Young app creator launches news aggregator Summly

Nick D’Aloisio is the 17 year old Wimbledon-raised creator of the recently launched free iPhone app, Summly. The application utilises an algorithm that summarises full news stories into bite-sized sentences that can fit within a mobile device's screen.

The current teen-of-the-moment has cited an “incompatible” relationship between news and mobile displays as the instigating factor behind the creation of the app. The computer-generated algorithm incorporates natural language processes that can produce 300-400 character summaries for iPhone 4 and 4S’ screens. The character count increases to 500 characters on an iPhone 5 handset, thus removing the need to navigate multiple screens as all that is required is a quick tap and read.

The application divides its content into different channels/categories (e.g. sports, election 2012) and affords its user the ability to create custom channels that gather news on a specific subject (e.g. Hurricane Sandy).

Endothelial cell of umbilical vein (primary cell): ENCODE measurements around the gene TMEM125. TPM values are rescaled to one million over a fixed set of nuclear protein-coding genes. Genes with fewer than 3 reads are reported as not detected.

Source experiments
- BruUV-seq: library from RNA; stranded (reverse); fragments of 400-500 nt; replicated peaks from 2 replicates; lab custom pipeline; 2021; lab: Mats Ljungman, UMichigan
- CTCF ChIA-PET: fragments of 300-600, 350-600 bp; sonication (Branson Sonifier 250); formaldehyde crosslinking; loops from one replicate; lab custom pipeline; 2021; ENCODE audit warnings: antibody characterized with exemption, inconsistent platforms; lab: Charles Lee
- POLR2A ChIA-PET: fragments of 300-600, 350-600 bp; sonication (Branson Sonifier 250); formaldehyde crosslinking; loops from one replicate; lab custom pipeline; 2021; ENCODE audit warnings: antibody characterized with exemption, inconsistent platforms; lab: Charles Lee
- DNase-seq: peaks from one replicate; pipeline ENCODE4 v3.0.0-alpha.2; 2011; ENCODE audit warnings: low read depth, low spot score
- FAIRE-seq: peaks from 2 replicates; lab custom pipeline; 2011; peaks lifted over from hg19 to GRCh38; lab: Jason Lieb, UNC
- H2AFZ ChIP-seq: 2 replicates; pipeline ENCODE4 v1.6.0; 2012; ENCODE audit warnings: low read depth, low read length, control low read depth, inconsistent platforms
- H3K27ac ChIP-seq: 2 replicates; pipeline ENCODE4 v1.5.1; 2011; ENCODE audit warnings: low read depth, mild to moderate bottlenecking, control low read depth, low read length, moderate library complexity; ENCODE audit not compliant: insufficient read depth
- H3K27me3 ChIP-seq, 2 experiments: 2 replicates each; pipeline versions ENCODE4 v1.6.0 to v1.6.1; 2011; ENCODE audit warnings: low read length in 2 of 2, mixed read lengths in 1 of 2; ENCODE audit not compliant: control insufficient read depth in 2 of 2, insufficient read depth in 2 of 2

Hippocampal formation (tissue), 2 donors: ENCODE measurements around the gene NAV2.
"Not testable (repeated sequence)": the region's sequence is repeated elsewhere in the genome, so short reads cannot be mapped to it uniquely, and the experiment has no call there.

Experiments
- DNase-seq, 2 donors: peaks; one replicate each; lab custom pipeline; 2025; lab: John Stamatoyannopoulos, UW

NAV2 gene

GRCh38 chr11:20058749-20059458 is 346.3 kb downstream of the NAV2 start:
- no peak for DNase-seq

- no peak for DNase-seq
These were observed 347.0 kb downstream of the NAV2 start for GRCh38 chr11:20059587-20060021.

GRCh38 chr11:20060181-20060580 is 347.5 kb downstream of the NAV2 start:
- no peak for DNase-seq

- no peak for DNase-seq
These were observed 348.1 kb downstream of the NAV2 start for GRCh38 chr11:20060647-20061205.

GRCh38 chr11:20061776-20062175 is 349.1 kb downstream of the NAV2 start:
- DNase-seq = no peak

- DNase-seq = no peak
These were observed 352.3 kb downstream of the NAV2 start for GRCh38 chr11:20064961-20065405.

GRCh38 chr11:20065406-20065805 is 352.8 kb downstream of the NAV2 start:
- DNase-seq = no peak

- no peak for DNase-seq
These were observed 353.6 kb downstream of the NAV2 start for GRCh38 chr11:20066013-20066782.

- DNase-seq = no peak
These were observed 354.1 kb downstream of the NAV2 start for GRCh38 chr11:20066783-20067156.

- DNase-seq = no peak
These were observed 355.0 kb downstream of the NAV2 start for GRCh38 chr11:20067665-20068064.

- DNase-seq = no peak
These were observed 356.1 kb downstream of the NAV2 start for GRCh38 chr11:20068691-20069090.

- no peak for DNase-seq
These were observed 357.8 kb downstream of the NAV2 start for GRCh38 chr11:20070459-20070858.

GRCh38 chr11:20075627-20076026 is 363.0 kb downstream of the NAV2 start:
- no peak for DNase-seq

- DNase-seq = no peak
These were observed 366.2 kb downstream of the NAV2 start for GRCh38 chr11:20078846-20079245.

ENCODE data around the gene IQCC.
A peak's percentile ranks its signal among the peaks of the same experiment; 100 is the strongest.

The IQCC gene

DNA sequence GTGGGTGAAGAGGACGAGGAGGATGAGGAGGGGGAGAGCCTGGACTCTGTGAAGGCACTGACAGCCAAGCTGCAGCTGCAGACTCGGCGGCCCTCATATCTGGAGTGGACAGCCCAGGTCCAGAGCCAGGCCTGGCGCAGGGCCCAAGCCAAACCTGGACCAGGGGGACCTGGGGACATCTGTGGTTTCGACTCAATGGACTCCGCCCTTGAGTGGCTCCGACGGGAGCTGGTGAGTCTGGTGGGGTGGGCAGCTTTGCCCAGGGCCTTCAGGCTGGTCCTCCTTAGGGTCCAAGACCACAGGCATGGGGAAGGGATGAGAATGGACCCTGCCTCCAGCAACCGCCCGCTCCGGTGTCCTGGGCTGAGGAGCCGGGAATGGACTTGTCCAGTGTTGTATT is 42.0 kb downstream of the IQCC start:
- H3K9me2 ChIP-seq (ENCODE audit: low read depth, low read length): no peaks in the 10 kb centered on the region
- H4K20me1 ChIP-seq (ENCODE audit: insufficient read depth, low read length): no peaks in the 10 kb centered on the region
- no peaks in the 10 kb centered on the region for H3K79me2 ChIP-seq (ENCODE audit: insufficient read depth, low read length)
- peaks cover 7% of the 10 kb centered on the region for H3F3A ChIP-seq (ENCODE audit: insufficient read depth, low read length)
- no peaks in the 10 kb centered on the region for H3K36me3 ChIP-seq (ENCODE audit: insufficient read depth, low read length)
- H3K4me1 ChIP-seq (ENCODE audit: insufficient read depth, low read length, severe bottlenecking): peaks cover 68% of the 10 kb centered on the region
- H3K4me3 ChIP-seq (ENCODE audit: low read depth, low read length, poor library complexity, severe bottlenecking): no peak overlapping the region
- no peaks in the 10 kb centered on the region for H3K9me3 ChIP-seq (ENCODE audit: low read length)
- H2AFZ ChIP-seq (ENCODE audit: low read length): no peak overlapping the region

The content is sourced from an estimated 300 English-speaking news feeds which are provided by the company’s publishing partners, such as media giant News Corp. D’Aloisio indicated that News Corp founder Rupert Murdoch has taken a personal interest in Summly.

“I'm sure he's got a million things on but he was very enthusiastic with Summly and he is still very much engaged with helping us out. The whole of the News Corp team has been helpful in getting this product to market,” said D’Aloisio in an interview with the Independent.

The magnate's interest stems from the opportunities in monetisation that the new format can offer, such as micropayments for full articles. A future application that had previously caught the eye of another world renowned businessman, Li Ka-shing, who became aware of a then 15 year old developer via the early successes of Summly prototype, Trimmit. This resulted in D'Aloisio becoming the youngest person in the world to raise venture capital for his Shoreditch-based company, that enjoys funds to the tune of $1 million (£621,620).

Presently the Summly app is only available for Apple devices with an Android version set for the near future.